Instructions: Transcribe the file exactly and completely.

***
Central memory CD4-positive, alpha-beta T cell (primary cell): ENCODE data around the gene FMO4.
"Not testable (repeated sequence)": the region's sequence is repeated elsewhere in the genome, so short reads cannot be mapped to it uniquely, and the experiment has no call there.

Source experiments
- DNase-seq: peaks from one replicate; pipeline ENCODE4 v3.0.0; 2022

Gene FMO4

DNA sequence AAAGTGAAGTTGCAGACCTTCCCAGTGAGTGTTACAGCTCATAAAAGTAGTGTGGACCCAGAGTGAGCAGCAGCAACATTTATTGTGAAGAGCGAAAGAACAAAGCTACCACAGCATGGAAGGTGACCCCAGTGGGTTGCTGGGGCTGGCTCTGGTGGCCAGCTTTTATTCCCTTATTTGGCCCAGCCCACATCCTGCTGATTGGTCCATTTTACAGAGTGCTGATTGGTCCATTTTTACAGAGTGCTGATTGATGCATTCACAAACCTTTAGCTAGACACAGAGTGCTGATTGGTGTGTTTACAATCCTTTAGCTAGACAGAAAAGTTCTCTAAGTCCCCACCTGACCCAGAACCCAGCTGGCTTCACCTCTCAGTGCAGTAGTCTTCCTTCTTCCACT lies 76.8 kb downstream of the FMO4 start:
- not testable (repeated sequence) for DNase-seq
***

Central memory CD4-positive, alpha-beta T cell (primary cell): ENCODE data around the gene FMO4.
"Not testable (repeated sequence)": the region's sequence is repeated elsewhere in the genome, so short reads cannot be mapped to it uniquely, and the experiment has no call there.

Source experiments
- DNase-seq: peaks from one replicate; pipeline ENCODE4 v3.0.0; 2022

Gene FMO4

DNA sequence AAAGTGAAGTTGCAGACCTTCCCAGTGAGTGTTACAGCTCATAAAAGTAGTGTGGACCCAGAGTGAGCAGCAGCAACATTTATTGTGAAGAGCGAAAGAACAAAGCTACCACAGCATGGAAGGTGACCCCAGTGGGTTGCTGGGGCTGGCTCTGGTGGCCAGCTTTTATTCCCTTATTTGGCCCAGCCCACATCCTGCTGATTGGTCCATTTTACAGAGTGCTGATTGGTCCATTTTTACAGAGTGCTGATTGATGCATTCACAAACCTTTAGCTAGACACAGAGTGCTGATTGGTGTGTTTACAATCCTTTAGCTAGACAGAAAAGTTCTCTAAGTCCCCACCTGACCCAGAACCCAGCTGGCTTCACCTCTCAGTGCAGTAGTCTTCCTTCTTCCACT lies 76.8 kb downstream of the FMO4 start:
- not testable (repeated sequence) for DNase-seq